Many of you have experienced the wonder of the written word. You ask a question, the client says something which no one understands, you write it down and everyone agrees to it. Several months later, you deliver something and it was not what they wanted. Agile methodologies like SCRUM can get you part way there but they are not the only tools in your arsenal.
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We all know the saying, “A picture is worth a thousand words.” It is true. People focus on pictures. They understand and can give feedback with realistic mockups of what you are trying to build. In the portal and collaboration world, we are lucky because our clients want to see and feel something. I’d hate to create requirements for a back end data system. That said, Here’s the old way of doing things:
- Hold requirements workshops
- Spend a lot of time documenting numbered requirements in Microsoft Word
- Spend even more time begging someone to review it and tell you the requirements are correct
- Start design and build iterations without full sign off because you have a deadline and no one really ever responded
- Put the first set of functionality out for review once it’s coded
- Put that functionality back in the queue for re-work because it wasn’t even close to what the business wanted.
There is a better way. It’s called visualization. Visualization tools are software provided by vendors like Adobe Catalyst, Axure and iRise. These tools provide you with a software platform that lets you quickly mockup a site that looks and acts like a real site only without any connections to back end systems. They let you:
- Create page mockups
- Put lists, text fields, rich text fields, labels, buttons etc.
- Enable rich internet applications like light boxes, carousels, etc.
- Use widgets from a widget library to quickly mockup common interfaces like iphone and iPad apps.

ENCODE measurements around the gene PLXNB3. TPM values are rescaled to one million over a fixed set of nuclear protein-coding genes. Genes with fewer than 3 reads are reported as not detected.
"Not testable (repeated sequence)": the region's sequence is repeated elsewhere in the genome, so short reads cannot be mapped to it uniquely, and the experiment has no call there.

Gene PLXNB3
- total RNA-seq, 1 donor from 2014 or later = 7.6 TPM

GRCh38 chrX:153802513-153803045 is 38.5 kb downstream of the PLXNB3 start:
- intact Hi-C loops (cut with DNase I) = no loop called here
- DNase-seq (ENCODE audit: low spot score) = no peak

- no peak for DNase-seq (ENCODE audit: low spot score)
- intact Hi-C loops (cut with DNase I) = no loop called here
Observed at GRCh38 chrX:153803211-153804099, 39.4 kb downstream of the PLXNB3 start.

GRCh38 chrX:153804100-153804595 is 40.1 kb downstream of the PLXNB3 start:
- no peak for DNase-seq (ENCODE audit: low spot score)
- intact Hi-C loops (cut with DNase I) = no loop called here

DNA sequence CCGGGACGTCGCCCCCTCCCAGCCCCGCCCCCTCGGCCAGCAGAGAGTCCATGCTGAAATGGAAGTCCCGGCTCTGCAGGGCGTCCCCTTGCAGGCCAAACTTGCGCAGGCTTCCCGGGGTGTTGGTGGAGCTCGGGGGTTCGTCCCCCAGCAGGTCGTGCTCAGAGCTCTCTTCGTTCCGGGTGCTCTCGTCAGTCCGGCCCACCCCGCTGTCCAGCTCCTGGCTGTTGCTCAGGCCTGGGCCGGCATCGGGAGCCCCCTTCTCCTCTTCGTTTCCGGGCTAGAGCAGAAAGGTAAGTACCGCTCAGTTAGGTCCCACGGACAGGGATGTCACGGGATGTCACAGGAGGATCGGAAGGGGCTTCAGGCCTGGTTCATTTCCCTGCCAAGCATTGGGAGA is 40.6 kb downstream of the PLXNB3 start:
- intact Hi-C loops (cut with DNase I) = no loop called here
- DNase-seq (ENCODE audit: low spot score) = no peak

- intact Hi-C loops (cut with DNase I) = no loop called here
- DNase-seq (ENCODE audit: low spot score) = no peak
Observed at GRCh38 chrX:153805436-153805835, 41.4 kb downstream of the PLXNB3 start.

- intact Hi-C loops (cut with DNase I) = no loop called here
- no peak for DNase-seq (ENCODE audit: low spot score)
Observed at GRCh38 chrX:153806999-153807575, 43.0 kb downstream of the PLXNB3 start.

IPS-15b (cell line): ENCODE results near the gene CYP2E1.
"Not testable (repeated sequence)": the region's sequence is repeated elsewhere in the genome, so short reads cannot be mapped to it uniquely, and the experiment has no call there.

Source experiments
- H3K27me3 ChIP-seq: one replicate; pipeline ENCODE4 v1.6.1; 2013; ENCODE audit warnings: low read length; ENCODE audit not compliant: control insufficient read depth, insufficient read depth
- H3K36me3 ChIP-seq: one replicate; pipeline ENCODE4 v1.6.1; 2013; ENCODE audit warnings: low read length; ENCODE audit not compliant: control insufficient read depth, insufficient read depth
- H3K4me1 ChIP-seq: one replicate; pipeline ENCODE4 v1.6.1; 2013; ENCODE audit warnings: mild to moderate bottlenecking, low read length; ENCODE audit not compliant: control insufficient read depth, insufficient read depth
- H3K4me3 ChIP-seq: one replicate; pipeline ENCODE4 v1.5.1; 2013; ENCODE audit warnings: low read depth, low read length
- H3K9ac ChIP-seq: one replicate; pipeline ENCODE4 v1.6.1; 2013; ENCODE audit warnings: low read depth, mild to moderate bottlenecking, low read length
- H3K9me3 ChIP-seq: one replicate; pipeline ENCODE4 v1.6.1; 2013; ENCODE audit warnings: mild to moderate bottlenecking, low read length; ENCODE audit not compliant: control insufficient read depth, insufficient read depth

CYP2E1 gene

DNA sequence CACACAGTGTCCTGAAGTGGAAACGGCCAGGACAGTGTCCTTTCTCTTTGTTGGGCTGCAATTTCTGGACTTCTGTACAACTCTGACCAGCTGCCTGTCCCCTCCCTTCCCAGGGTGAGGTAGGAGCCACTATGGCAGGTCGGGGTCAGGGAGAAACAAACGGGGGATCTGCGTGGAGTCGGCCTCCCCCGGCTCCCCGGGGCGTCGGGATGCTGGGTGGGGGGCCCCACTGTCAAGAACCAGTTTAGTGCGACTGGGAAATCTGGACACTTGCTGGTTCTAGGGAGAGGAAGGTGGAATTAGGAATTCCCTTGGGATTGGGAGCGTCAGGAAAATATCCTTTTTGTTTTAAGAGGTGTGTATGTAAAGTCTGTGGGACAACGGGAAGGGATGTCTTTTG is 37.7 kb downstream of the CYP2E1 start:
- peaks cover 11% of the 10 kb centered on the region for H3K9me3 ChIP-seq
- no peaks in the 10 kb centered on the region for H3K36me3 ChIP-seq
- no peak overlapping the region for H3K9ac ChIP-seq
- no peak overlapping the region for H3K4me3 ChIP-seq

- Hook pages together from buttons and other interactive parts of your web page
- Add real branding to make it a very close match to your site.
- Capture additional requirements in tools linked to the visualization software
What Visualization is Not
So visualization can be a cool tool. There are things you can expect from it. It will make requirements review and approval easier. It will make it easier to communicate wha you want with developers. (That’s a great thing in this modern world of offshore development) It will not:
- Allow you to give developers the prototypes and have them start coding from those. The prototypes are not development ready. There is one exception to that in the Adobe toolset. However, you have to be committed to both creative design and development using Adobe to take advantage of that.
- If you don’t put a process around it you can still get stuck in show, change, show again, tweak, show again, tweak again, cycles.
- The more lifelike and perfect you make it the more time it takes. Having seen this work in a couple projects now I see our user experience consultants get a quick mockup with no branding out the door in a day or two. When you add a lot of really cool functionality and branding all around, it takes longer. It doesn’t take months but it still takes time. I would save time from the mockup as a requirements document but the biggest savings comes from cutting down on miscommunication